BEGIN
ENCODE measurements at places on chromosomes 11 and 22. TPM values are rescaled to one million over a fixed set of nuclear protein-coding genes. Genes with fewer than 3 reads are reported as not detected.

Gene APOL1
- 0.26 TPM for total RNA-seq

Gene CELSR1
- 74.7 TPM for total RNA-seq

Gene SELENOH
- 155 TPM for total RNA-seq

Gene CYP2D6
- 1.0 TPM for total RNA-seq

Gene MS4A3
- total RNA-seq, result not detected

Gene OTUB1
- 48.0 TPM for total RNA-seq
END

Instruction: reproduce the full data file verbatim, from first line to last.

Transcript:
ENCODE measurements at places on chromosomes 11 and 22. TPM values are rescaled to one million over a fixed set of nuclear protein-coding genes. Genes with fewer than 3 reads are reported as not detected.

Gene APOL1
- 0.26 TPM for total RNA-seq

Gene CELSR1
- 74.7 TPM for total RNA-seq

Gene SELENOH
- 155 TPM for total RNA-seq

Gene CYP2D6
- 1.0 TPM for total RNA-seq

Gene MS4A3
- total RNA-seq, result not detected

Gene OTUB1
- 48.0 TPM for total RNA-seq